Walden by henry david th.., p.1

Walden by Henry David Thoreau, страница 1

 

Walden by Henry David Thoreau
 


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Walden by Henry David Thoreau


  Table of Contents

  Title Page

  INTRODUCTION: - PROPHETIC EXCURSIONS

  NATURAL HISTORY OF MASSACHUSETTS

  A WINTER WALK

  PARADISE (TO BE) REGAINED

  KTAADN

  CIVIL DISOBEDIENCE

  WALKING

  SLAVERY IN MASSACHUSETTS

  LIFE WITHOUT PRINCIPLE

  AUTUMNAL TINTS

  THE PURPLE GRASSES

  THE RED MAPLE

  THE ELM

  FALLEN LEAVES

  THE SUGAR MAPLE

  THE SCARLET OAK

  THE SUCCESSION OF FOREST TREES

  A PLEA FOR CAPTAIN JOHN BROWN

  THE LAST DAYS OF JOHN BROWN

  WILD APPLES

  THE HISTORY OF THE APPLE TREE

  THE WILD APPLE

  THE CRAB

  HOW THE WILD APPLE GROWS

  THE FRUIT, AND ITS FLAVOR

  THEIR BEAUTY

  THE NAMING OF THEM

  THE LAST GLEANING

  THE “FROZEN-THAWED” APPLE

  ACKNOWLEDGMENTS

  A NOTE ON THE SELECTION

  ANNOTATIONS

  BIBLIOGRAPHY

  INDEX

  Notes

  Copyright Page

  INTRODUCTION:

  PROPHETIC EXCURSIONS

  LEWIS HYDE

  I. A TALL WHITE PINE

  When I was young and longed to write, I was much in love with Henry D. Thoreau. I loved the plain declarative sentences and flat statements of belief from which he built his work: “Surely joy is the condition of life.” “We must look a long time before we can see.” “What is time but the stuff delay is made of?” “The blue-bird carries the sky on his back.” “They are lovers of law and order who observe the law when the government breaks it.” “It is not indifferent to us which way we walk. There is a right way.”

  I liked it that Thoreau sorted life into the sacred and the profane, the true and the trivial, the living and the dead. Take the opening paragraphs of his essay “Walking”:

  I wish to speak a word for Nature, for absolute freedom and wildness, as contrasted with a freedom and culture merely civil,—to regard man as an inhabitant, or a part and parcel of Nature, rather than a member of society. I wish to make an extreme statement, if so I may make an emphatic one, for there are enough champions of civilization: the minister and the school committee and every one of you will take care of that.

  I have met with but one or two persons in the course of my life who understood the art of Walking, that is, of taking walks,—who had a genius, so to speak, for sauntering, which word is beautifully derived “from idle people who roved about the country, in the Middle Ages, and asked charity, under pretense of going à la Sainte Terre,” to the Holy Land, till the children exclaimed, “There goes a Sainte-Terrer,” a Saunterer, a Holy-Lander. They who never go to the Holy Land in their walks, as they pretend, are indeed mere idlers and vagabonds; but they who do go there are saunterers in the good sense, such as I mean.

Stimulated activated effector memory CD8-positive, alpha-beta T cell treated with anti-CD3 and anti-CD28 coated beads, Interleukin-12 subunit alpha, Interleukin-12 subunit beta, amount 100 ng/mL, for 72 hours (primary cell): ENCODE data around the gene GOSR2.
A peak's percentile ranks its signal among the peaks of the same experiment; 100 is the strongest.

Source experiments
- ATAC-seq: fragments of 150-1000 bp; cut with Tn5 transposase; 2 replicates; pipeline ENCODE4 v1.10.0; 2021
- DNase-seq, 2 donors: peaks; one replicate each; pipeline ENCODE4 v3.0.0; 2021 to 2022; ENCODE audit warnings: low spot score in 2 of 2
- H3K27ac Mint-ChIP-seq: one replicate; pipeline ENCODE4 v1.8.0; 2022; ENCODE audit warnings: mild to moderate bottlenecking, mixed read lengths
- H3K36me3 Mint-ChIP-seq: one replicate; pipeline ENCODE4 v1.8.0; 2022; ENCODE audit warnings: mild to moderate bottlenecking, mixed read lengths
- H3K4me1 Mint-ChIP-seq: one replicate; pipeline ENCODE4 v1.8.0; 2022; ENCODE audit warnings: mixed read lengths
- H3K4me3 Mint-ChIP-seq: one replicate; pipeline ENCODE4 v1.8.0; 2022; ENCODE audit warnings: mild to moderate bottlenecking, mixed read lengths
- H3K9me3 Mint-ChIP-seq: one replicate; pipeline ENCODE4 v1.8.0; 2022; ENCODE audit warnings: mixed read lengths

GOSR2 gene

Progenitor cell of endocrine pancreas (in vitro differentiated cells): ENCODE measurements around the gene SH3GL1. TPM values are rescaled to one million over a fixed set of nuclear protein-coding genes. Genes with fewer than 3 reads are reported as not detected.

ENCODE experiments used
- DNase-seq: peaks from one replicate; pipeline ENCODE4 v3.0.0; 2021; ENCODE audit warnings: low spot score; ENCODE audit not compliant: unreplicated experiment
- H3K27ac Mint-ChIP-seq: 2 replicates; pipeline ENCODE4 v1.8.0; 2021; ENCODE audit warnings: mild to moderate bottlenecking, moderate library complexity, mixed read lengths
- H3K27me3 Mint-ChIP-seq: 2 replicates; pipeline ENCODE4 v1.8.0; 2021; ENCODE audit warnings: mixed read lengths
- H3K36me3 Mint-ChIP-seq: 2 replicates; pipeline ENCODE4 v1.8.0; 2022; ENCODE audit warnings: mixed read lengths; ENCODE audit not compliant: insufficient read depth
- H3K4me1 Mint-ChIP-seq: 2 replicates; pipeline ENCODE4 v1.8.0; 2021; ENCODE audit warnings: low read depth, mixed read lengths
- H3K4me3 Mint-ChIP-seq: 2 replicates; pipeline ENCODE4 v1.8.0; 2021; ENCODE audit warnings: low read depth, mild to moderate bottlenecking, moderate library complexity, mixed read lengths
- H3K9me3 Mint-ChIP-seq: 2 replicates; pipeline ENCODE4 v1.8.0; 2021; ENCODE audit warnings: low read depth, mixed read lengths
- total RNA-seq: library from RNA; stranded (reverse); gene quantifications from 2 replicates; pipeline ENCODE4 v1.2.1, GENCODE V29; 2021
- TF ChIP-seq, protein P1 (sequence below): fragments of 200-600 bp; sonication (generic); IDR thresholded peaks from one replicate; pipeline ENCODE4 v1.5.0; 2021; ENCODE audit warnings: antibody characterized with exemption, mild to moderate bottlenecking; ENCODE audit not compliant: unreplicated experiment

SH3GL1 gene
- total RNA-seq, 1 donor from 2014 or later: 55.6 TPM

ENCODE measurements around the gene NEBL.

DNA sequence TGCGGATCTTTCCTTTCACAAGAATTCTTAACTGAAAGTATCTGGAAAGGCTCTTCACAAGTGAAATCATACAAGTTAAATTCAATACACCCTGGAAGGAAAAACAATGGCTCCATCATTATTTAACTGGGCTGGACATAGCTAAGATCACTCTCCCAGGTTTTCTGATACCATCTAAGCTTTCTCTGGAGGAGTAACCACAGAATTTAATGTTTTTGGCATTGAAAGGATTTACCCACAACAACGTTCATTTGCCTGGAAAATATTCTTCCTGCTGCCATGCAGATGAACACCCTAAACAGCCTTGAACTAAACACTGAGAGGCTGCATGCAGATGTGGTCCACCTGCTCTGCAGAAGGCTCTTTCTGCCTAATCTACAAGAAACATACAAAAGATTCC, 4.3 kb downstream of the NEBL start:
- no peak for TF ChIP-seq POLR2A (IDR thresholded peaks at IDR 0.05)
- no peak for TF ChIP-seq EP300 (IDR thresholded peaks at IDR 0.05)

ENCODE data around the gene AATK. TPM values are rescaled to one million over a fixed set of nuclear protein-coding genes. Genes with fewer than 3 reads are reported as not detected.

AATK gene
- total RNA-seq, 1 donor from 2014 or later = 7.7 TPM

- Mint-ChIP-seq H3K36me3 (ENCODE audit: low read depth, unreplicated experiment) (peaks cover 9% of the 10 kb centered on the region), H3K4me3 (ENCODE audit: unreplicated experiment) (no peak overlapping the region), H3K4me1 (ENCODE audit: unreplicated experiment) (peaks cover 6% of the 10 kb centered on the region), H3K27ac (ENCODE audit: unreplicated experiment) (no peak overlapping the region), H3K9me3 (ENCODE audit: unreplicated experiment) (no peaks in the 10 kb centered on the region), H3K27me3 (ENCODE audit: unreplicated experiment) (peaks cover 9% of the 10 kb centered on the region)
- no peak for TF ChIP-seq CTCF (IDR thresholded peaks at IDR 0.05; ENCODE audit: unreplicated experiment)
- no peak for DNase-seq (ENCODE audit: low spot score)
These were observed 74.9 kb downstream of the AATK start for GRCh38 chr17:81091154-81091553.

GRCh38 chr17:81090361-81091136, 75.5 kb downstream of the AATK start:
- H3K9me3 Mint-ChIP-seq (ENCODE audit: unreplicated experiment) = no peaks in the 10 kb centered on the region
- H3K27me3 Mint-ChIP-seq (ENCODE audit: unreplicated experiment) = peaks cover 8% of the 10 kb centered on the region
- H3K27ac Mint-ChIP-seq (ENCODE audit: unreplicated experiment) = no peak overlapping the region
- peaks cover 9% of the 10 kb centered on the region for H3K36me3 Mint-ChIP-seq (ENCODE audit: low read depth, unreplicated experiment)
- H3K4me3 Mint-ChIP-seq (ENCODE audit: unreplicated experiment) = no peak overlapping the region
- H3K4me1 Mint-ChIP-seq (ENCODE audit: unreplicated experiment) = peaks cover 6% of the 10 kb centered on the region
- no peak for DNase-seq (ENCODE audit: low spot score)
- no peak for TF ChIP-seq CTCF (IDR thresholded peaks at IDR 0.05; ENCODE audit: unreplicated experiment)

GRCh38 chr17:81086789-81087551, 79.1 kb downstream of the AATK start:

The man draws the line and makes a choice. The “merely civil,” “mere idlers”: lowlife surrounds us, but we needn’t be a part of it. That elevated tone I loved, and I loved the demands that followed on it:

  We should go forth on the shortest walk … in the spirit of undying adventure, never to return,—prepared to send back our embalmed hearts only as relics to our desolate kingdoms. If you are ready to leave father and mother, and brother and sister, and wife and child and friends, and never see them again,—if you have paid your debts, and made your will, and settled all your affairs, and are a free man, then you are ready for a walk.

  I was in my early twenties when I read these essays, and I longed for someone to tell me what to do. My life was not what I wanted. I had quit graduate school in a late-adolescent huff. I wished to be a writer, but I wasn’t a writer. The country was at war; my best friend in jail. I was stuck in a bad marriage, having neither the wisdom to improve it nor the courage to leave. I was terrified of death, convinced my heart might stop at any minute. I lay in bed unable to sleep, rebuilding in fantasy a stone wall I had once built in childhood.

  And I loitered near the café tables where old men were saying, “I believe,” and “We must look,” and “There is a right way.” “Believe,” “must,” “is”: what simple, beautiful verbs! I wanted to talk like that.

  I did not know it then, but the voice that attracted me to these essays is rightly called prophetic. We have a tradition of prophetic literature that goes back to the Old Testament, of course, and though it is hardly the modern style, prophetic poems, even prophetic novels, can sometimes still be found. Whitman has this voice: he invites us to feel we are among the immortals, large-mannered, spanning continents. As for novels, E. M. Forster once gave a lecture on prophetic fiction, and his examples were Dostoyevsky, Melville, Emily Brontë, and D. H. Lawrence. I would add Flannery O‘Connor: prophets offer revelation, and so did O’Connor; she designed her tales to induce in us that second sight by which we see the workings of an invisible world.